At any rate, it’s not going to achieve what some fans hope it does, which is invalidate Tyler’s relationship with Michael. Speaking of:

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2. Michael and Tyler’s relationship gets taken to the next level

Shazad Latif and Sonequa Martin-Green as Tyler and Michael (Photo credit: screencap)

It’d appear that these two are already getting more serious than I initially thought they would by midseason; maybe I’m just used to shows from the ‘90s that take at least three seasons for a romance to actually get off of first base. But I’m quite excited at the prospect of a big relationship for Michael. It can only help define both her and Tyler grow in a myriad of ways.

I’d also like to bring up something that’s been poking me for a while, and that’s the paranoia I have surrounding some fans steadfastly against Michael having any romantic relationships. Perhaps I’m wrongly lumping some fans in with the fans who are so focused on Tyler being Voq just so they can trample on Tyler and Michael’s relationship. But the conflation of “Michael shouldn’t be with anyone” with “Tyler has to be Voq because of his relationship with Michael” annoys me. With some fans, these two sentiments work in tandem, and having lived through the Sleepy Hollow drama regarding Abbie and Ichabod’s OBVIOUS relationship and the show’s insistence on working against said relationship, plus the Into the Badlands drama with Veil’s death and my subsequent chat with EP Al Gough, my hackles are up. I’m ready to guard this relationship until the canon says otherwise. And even then, I might defend this relationship. That’s my position and I’m sticking to it.

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3. More focus on the other bridge crew members

(L-R) Ronnie Rowe Jr. as Bryce, Emily Coutts as Detmer, Patrick Kwok-Choon as Rhys, Oyin Oladejo as Owosekun, Sara Mitch as Ariam. (Photo credit: CBS)

The first half of the season was to establish Michael’s story. Perhaps all of this season will be a complete beginning and end to Michael’s first chapter. But I’d like for the rest of this season and subsequent seasons to focus on the other crew members as well as Michael.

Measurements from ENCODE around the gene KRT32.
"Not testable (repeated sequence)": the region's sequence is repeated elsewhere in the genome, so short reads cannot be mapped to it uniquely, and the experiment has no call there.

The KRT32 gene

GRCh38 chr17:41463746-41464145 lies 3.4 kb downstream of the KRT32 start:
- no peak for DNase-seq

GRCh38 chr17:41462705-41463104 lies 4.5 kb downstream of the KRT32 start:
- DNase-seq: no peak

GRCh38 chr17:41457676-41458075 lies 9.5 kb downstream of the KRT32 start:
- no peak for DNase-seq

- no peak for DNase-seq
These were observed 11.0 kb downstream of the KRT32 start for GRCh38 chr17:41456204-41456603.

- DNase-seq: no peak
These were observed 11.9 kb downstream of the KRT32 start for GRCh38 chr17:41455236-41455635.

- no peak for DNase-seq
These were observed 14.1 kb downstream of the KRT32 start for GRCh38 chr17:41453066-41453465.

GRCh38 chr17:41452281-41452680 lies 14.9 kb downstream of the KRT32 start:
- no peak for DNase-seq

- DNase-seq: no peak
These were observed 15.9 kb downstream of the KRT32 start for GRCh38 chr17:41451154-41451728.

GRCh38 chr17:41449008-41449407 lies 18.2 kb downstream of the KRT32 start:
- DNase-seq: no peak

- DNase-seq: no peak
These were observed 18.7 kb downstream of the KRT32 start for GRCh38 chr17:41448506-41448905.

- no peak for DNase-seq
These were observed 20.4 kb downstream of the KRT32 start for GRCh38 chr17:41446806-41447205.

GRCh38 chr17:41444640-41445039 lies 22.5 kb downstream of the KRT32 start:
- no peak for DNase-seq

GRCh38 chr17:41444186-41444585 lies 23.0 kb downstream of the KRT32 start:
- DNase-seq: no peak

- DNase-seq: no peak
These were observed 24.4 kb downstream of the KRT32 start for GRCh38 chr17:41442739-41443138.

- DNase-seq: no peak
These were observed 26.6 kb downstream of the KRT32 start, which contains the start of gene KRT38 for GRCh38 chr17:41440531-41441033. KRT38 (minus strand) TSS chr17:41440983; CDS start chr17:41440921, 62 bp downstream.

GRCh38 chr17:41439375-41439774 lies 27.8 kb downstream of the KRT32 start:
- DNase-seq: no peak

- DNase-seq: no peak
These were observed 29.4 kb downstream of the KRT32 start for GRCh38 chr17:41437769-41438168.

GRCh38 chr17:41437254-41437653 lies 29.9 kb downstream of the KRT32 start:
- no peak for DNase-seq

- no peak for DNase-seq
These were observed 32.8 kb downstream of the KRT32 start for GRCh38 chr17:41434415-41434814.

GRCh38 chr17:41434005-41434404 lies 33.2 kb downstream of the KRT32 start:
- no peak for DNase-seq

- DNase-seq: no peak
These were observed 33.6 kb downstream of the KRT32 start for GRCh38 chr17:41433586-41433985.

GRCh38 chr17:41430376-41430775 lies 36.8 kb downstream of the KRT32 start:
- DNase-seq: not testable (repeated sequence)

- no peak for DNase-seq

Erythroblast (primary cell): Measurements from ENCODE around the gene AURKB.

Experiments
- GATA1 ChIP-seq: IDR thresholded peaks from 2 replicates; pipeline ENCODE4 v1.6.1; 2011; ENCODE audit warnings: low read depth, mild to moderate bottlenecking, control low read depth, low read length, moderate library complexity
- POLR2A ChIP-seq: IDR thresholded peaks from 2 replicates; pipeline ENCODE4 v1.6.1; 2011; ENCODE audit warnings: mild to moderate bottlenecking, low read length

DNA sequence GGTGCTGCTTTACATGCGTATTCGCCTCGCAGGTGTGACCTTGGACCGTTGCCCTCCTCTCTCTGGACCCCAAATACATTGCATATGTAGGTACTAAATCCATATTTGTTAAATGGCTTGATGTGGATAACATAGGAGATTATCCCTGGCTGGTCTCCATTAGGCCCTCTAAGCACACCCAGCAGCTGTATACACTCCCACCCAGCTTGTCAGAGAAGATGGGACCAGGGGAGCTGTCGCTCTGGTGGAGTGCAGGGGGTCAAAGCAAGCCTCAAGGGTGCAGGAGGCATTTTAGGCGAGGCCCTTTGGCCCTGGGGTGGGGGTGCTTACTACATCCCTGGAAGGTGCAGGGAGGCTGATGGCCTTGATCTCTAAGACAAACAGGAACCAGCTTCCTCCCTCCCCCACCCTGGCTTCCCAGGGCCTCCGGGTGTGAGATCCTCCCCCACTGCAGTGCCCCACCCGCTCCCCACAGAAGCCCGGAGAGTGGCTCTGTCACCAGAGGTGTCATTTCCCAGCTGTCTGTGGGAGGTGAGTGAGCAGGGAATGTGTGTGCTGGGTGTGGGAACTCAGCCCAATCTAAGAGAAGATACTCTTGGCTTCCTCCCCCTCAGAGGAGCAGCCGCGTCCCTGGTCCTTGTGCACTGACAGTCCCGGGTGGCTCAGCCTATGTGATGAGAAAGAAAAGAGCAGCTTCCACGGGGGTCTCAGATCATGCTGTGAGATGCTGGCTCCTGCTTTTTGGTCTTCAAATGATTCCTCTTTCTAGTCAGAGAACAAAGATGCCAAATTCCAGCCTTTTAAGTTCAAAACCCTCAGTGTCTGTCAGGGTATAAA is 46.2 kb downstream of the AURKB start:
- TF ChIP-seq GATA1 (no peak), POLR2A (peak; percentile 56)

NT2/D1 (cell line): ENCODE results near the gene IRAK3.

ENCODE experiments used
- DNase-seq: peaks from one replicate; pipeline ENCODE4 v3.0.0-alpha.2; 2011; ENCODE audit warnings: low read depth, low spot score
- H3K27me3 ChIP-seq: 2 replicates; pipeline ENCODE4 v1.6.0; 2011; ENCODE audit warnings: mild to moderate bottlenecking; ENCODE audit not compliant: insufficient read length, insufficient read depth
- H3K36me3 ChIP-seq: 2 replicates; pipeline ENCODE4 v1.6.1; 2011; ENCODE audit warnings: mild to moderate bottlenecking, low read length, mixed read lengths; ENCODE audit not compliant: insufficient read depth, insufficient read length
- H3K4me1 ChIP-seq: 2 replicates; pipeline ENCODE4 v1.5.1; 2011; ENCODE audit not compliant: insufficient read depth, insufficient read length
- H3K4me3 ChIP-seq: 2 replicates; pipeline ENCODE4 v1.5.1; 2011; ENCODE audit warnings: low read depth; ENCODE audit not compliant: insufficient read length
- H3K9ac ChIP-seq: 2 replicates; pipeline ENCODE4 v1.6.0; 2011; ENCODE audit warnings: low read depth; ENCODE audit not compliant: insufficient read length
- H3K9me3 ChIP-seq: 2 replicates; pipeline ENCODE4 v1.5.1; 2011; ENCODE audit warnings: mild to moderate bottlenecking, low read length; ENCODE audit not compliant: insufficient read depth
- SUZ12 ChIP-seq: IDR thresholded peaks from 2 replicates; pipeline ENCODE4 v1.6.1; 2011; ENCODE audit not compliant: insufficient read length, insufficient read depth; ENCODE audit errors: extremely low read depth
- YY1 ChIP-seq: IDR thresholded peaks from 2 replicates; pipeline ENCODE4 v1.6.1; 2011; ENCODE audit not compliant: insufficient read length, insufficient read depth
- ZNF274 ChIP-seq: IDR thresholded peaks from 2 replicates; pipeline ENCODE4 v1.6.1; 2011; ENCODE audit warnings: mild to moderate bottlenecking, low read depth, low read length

We’ve already had Saru’s character exploration episode; I’m now ready for us to get into what’s behind Owosekun, Rhys, and Bryce. I especially want to know the stories behind Airiam, the augmented human (or alien?) who mysteriously never speaks, and Detmer, who now sports ocular and cranial implants due to her injuries from the Battle of the Binary Stars.

If we were in a “standard” Star Trek series, I wouldn’t worry about if we’d ever learn more about these characters, because on every Star Trek series up until Discovery, entire episodes would be set aside to explore smaller characters, such as the Voyager episode “Warhead” featuring Ensign Harry Kim as its major character. With Discovery, the lay of the land is different. But I do hope that element of prior series remains and is explored at some point in Discovery’s lifespan.

4. More Georgiou

Michelle Yeoh as Capt. Georgiou. (Photo credit: CBS)

My biggest gripe with Discovery thus far is how little time we spent with Georgiou. With a great talent like Michelle Yeoh, it makes more sense for Discovery to feature her as much as possible. I would love to see more flashbacks with her, or maybe some alternate universe episodes featuring a still-living Georgiou. I just want Georgiou back, point blank. I’m quite sure I’m not alone in that. It has been confirmed that we’d see more of Georgiou, so that’s a bit of news we can hang our hat on.

What do you hope gets addressed during the back half of Discovery’s first season? Give your opinions in the comments section below!